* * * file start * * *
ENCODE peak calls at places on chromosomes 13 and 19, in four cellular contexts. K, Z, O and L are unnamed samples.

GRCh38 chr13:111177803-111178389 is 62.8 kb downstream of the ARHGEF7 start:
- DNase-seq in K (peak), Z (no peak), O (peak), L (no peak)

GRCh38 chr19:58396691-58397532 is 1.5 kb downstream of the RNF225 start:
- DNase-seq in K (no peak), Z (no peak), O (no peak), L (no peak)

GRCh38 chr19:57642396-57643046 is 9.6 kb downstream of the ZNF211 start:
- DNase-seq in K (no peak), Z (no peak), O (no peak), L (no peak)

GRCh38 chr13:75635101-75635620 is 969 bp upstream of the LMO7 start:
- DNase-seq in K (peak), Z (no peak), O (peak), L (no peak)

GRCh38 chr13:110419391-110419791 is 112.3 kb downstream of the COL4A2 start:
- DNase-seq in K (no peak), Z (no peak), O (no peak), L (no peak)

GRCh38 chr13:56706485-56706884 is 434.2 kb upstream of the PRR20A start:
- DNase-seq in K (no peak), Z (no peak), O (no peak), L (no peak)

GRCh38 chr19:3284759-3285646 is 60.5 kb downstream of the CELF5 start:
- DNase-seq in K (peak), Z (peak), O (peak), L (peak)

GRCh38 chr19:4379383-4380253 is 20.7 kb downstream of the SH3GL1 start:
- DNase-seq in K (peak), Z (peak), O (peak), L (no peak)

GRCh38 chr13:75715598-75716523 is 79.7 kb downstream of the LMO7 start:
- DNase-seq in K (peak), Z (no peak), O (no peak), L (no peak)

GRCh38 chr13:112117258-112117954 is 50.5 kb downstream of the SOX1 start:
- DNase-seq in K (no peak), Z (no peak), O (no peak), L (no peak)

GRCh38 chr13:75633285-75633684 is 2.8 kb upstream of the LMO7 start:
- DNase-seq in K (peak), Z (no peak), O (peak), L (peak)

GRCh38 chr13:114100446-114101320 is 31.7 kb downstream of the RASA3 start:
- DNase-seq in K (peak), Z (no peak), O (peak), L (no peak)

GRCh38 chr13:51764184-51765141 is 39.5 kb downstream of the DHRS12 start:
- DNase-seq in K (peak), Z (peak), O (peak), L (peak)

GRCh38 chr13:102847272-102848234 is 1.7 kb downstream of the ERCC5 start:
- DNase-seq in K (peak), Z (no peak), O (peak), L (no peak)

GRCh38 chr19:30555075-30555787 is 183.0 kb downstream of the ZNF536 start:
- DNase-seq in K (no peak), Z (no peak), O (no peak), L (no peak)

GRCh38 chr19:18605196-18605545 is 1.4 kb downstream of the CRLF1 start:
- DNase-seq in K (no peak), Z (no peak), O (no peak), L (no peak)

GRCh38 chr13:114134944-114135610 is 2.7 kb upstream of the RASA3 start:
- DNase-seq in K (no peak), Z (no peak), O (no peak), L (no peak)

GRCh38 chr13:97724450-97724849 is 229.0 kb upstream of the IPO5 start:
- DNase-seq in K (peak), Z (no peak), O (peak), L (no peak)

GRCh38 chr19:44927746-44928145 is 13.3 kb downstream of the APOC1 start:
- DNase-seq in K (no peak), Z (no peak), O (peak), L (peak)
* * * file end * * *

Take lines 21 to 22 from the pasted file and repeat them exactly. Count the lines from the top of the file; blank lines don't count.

- DNase-seq in K (no peak), Z (no peak), O (no peak), L (no peak)

GRCh38 chr13:75633285-75633684 is 2.8 kb upstream of the LMO7 start: